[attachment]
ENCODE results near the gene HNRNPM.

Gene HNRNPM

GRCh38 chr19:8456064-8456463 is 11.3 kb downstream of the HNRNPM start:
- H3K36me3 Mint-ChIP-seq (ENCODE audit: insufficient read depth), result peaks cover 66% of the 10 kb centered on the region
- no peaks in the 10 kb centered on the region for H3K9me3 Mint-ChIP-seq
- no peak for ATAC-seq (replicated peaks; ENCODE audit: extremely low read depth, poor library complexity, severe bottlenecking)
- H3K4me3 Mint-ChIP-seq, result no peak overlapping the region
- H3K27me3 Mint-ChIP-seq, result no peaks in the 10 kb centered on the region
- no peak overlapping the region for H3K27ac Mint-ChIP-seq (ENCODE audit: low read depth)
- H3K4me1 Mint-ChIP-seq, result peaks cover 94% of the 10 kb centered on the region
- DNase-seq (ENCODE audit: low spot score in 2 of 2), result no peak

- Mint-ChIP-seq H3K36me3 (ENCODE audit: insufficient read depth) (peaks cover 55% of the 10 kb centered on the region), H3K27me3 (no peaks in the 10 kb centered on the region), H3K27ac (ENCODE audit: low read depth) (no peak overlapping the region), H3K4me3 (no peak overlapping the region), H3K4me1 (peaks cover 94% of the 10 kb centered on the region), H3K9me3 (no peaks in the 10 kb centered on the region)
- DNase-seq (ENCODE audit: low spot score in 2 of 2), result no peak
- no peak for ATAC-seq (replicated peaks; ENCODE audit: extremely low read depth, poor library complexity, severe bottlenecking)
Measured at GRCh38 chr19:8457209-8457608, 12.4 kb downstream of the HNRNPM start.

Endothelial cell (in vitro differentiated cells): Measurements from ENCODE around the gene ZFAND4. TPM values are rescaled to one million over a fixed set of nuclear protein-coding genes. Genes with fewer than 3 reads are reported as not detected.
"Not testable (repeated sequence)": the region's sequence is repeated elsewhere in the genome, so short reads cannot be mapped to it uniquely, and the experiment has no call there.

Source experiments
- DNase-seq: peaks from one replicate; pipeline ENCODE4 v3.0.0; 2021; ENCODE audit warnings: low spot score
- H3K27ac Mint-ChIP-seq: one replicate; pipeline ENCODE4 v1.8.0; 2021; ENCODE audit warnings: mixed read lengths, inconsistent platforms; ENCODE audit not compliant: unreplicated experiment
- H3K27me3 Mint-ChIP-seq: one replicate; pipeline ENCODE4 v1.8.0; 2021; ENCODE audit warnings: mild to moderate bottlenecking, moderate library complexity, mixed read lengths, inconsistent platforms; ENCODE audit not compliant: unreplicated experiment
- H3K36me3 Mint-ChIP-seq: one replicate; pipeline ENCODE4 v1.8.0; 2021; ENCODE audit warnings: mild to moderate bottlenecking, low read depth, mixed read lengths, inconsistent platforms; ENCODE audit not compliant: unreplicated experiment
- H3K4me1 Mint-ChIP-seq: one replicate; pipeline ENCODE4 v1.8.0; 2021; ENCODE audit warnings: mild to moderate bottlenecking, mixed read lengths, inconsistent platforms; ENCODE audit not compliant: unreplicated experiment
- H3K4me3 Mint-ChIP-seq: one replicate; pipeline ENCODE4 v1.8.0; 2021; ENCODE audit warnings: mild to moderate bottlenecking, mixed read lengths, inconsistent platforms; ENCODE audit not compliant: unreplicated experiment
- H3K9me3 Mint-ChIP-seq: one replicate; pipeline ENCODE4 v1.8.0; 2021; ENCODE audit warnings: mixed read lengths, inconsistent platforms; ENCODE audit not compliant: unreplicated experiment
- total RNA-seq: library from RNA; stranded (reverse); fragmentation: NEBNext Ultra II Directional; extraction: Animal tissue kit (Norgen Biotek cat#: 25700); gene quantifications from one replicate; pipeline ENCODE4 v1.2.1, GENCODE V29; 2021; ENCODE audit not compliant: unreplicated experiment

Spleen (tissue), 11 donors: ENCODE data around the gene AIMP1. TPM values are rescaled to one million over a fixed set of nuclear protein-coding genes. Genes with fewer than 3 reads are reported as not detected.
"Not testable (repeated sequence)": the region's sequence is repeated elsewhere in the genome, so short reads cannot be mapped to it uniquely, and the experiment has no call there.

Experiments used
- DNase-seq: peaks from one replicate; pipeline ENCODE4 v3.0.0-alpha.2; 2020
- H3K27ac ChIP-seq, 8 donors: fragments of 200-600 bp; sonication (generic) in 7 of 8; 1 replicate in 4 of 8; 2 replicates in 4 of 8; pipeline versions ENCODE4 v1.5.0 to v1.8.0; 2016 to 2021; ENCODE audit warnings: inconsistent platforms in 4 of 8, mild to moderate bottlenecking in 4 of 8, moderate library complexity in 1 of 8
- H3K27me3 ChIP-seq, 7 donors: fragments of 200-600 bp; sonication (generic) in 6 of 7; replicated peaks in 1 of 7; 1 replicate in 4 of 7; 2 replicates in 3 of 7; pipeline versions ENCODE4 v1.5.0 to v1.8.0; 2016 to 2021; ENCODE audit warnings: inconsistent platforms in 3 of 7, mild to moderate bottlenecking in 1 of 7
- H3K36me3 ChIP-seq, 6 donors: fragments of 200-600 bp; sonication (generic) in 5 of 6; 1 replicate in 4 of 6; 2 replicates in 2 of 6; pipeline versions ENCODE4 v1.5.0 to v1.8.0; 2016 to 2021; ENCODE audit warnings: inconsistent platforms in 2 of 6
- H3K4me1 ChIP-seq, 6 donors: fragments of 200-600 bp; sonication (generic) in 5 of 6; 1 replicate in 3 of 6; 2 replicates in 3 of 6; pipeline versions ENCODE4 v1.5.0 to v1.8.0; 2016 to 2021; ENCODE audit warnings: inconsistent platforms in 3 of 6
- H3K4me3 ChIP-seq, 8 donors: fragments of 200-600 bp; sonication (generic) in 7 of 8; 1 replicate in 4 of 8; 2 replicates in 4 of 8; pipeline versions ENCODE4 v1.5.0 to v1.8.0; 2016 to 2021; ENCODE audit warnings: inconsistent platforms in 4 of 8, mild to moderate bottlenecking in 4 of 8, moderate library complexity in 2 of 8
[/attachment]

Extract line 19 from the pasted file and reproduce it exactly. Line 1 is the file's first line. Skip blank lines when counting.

- DNase-seq: peaks from one replicate; pipeline ENCODE4 v3.0.0; 2021; ENCODE audit warnings: low spot score